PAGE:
Keep your children safe from dog attacks this summer
By: Darrell Castle
Hello, this is Darrell Castle. I’m an attorney licensed to practice law in the state of Tennessee and on this video today, we’re talking about dog bites/dog attacks/dog-inflicted injuries. What is the best way to avoid a dog-inflicted injury?
Well, it’s to be safe around dogs, teach your children to be safe and just to act responsibly and in a common sense manner. Teach your children the old adage to let sleeping dogs lie. When the dog is asleep, leave him alone. You might wake him up and startle him.
Teach your children not to stare at dogs or look directly at them or to bother the dog or pet the dog without the owner’s permission. Don’t try to take the dog’s food when he’s eating or playing with a toy – common sense things.
Dog owners are under an obligation to act responsibly and keep their dogs from harming people, but you know sometimes they don’t. Sometimes dogs do harm people.
If you do have a dog-inflicted injury (an injury from a dog attack), what can happen to you? Well, you can have medical bills and these medical bills can be pretty high – I’ve seen them involving plastic surgery, when the bites were around the face especially. I’ve also seen eye surgery when the dog would bite the person around the eyes – this is especially dangerous for children. Also, pain and suffering; you are obviously going to have pain and suffering in damages. That’s another element of damages that you’re entitled to compensation for.
Then you might lose wages if you miss work and you’re entitled to be compensated for that. Even property damages – you can tear clothes and damage other property in dog attacks.
These are the ways dogs can hurt you, but how can you recover if you’re attacked by a dog?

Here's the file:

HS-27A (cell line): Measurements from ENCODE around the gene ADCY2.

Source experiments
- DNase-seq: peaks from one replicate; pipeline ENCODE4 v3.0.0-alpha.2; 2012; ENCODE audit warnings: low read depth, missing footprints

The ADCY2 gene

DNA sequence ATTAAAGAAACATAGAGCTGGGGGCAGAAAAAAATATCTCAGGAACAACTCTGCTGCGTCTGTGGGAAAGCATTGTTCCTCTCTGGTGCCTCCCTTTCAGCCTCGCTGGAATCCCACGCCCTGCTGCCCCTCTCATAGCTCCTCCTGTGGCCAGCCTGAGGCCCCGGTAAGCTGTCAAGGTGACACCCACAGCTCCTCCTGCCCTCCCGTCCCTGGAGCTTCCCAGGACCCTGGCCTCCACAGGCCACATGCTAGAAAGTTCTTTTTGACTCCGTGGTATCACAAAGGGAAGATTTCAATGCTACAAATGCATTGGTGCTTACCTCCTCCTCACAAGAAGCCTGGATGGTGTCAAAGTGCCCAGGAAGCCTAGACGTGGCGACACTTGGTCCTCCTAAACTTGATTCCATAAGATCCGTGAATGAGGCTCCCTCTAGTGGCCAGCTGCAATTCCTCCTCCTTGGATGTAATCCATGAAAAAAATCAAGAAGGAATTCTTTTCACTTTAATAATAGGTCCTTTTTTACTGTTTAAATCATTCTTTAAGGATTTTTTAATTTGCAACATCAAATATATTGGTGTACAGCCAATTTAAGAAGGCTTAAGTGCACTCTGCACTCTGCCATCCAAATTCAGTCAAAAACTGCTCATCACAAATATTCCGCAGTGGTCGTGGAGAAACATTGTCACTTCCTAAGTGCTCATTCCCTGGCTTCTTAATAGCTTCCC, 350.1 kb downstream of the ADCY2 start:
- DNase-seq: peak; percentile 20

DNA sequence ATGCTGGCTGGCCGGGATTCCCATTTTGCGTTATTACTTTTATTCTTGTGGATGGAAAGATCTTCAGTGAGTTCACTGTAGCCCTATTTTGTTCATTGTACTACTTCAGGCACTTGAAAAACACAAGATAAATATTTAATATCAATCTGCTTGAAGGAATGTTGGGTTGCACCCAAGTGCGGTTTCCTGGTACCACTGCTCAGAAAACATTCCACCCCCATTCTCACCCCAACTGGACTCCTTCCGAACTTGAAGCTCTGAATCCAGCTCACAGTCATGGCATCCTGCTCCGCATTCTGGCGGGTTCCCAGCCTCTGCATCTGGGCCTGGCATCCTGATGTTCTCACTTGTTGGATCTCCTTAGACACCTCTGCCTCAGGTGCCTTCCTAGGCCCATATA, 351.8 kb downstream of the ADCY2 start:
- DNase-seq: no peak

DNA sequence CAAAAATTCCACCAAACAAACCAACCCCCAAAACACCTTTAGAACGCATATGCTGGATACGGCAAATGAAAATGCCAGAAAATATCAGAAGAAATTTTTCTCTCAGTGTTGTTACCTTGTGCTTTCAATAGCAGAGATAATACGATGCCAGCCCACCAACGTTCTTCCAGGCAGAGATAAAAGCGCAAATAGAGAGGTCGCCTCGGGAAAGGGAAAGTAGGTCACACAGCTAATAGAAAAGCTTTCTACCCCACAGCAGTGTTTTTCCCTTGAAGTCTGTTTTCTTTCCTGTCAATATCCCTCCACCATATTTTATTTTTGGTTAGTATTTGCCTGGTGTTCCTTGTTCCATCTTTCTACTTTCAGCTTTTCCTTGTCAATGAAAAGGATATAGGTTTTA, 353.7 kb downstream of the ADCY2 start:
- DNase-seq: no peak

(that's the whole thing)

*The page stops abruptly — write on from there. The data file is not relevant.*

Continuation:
Well the dog owner, to put it bluntly, has to have insurance. That is the way it is in our society today. If the dog owner lives in the home and he owns the home, then he has home owner insurance, and that’s good enough. If he rents the home, then perhaps he has renters insurance and that’s good enough.
Maybe he rents the home but he does not have insurance – what happens then? Well, somebody owns that home and somebody rents it to him. Perhaps the home owner who rents to the person has insurance. Well, that’s good enough too but you have to prove some things.
You have to be able to prove that the home owner knew there was a vicious dog there. He’s always going to say “Oh no, I had no idea.” But then you can ask him, “Are you saying you never drove by that house and checked on it? You never drove by that house you rented to these people to see if it was being damaged or anything like that? You never got a single complaint of a leak or something that had to be repaired so that you went to that house?”
Those are all questions for the person who owns the home and rents it to a person who does not have insurance.
I hope all that makes sense, folks and be careful out there with dogs; they can be dangerous.
If you or a loved one have been injured by a dog, we’d love to speak to you. You can call (901) 327-1212 or fill out one of the contact forms on this page to speak to one of our attorneys and set up a free consultation.